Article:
Before the term "masochism" became a kinky term, there was 19th century author Leopold von Sacher-Masoch. In his 1870 novel Venus in Furs, young Severin von Kusiemski submits himself as a slave to Wanda von Dunajew, demanding the woman treat him in progressively degrading ways.
In Boise Contemporary Theater's hilarious, sexy production of David Ives' Tony Award-nominated Venus in Fur, Thomas (Dwayne Blackaller) is a playwright and director adapting Sacher-Masoch's novel to the stage. He's frustrated with the women who have auditioned for the part of Wanda, when Vanda (Annie Bulow) blasts through the door, begging for a shot at the part. She's brassy and charismatic, and knows a little too much about Thomas and his play for comfort. It soon becomes clear that while Thomas is the director, he may not be the person in charge.
BCT's stunning Venus in Fur will have audiences laughing out loud and squirming in their seats by turns. This is one of those rare works that turn male privilege on its head in a way that's likely to get men talking about how they take women for granted, and women thinking about the burden of love.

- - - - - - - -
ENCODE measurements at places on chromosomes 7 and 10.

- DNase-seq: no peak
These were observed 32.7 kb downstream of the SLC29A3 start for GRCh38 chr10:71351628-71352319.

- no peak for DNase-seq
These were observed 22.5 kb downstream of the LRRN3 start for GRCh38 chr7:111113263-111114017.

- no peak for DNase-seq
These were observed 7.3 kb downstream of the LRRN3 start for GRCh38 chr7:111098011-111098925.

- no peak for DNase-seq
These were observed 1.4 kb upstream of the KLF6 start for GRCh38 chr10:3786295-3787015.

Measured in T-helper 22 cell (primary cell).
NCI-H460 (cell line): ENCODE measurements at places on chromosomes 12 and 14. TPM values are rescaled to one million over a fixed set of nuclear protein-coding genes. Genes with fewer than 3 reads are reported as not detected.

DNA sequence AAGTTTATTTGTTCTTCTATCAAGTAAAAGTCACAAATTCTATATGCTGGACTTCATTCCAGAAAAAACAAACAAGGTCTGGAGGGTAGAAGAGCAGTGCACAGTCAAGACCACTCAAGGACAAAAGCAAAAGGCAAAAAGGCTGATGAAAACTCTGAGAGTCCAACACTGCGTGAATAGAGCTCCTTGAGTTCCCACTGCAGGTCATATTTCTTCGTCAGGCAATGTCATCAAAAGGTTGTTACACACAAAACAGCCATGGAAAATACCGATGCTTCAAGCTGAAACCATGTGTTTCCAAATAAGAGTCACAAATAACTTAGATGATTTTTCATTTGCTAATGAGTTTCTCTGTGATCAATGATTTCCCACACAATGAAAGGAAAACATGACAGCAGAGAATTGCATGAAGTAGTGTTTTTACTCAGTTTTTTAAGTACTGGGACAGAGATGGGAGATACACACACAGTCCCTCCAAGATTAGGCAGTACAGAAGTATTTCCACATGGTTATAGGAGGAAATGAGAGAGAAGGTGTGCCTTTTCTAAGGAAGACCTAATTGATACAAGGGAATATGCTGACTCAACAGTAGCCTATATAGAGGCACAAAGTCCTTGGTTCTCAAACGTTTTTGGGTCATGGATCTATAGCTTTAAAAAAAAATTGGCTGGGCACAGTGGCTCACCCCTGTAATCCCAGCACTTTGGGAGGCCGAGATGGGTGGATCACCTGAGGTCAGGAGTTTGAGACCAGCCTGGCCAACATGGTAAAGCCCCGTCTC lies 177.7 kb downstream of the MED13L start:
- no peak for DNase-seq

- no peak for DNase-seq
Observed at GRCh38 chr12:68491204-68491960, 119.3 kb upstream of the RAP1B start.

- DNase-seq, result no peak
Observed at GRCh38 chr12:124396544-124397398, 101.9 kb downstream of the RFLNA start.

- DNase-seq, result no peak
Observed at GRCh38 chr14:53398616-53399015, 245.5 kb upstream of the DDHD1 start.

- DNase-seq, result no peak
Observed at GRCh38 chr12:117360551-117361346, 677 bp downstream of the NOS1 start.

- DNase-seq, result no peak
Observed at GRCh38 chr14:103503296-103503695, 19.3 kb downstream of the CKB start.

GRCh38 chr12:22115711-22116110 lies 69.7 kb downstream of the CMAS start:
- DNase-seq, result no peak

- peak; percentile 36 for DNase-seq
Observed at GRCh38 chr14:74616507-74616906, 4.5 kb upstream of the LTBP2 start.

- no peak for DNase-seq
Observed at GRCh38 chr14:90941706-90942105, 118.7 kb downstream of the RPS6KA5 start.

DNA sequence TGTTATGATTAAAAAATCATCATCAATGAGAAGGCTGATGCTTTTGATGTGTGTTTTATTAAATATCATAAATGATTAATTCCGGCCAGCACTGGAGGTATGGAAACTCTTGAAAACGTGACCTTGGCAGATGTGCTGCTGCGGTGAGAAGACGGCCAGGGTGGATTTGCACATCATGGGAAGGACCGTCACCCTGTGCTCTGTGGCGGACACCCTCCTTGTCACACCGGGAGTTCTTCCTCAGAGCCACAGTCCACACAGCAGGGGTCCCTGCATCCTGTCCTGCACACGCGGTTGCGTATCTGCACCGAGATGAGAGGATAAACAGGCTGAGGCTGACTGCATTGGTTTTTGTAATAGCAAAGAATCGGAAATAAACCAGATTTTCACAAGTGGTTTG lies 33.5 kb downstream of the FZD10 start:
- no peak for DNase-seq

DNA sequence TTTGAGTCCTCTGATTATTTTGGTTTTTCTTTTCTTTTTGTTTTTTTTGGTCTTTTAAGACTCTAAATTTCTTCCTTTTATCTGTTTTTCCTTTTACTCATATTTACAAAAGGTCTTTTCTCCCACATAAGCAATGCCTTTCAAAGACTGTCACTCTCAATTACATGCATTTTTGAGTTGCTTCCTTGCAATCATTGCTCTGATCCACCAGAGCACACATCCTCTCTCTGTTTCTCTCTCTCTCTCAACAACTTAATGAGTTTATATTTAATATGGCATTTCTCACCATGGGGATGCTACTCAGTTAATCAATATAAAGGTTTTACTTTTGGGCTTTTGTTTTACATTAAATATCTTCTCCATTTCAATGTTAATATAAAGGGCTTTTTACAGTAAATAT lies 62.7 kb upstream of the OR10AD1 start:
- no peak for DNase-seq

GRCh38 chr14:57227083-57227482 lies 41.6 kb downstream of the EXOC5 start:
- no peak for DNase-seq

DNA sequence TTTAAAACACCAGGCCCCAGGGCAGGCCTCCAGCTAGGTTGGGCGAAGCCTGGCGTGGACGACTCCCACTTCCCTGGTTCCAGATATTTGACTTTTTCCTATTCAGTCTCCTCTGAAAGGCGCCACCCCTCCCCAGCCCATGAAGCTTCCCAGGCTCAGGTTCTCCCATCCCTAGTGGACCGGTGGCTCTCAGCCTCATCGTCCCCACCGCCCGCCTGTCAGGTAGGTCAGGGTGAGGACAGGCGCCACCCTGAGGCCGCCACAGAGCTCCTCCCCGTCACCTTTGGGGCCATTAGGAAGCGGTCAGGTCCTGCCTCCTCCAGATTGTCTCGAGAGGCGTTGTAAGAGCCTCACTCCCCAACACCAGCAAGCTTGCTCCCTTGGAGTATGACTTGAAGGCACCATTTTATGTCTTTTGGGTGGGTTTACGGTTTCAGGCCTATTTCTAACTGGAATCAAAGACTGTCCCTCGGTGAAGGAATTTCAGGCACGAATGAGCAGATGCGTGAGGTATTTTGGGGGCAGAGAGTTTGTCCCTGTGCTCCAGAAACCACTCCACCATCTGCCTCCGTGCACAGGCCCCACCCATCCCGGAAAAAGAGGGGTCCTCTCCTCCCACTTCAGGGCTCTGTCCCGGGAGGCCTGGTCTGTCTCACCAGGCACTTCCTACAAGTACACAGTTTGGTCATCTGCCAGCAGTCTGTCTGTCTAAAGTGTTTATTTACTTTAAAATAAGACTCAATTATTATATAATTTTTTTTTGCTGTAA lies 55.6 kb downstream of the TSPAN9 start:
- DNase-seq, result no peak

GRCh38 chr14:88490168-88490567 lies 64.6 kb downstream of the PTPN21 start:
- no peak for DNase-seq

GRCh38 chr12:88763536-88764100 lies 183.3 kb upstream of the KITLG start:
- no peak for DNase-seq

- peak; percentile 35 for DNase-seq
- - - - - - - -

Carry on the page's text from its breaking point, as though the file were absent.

Bulow's Vanda is a dynamo. Her projection and charisma are outsized, and as she tromped around in black pumps and a red corset, she didn't just chew scenery, she was creating it as she went along. Thomas--as well as the audience--were in her thrall.
Props, literally, go to costume designer Hannah Read Newbill, who outfitted Bulow in the raciest of getups and Blackaller in a goofy frock coat; and to
props master Bronwyn Leslie set designer Rick Martin, who found a plush red Victorian sofa with its own sex appeal to serve as centerpiece.
With a two-person cast and sparse set, the play is minimal, and without Bulow's eruptive presence, its more outrageous scenes could have fallen flat. But with Matthew Cameron Clark directing and the right female lead, Venus in Fur doesn't purr: It roars.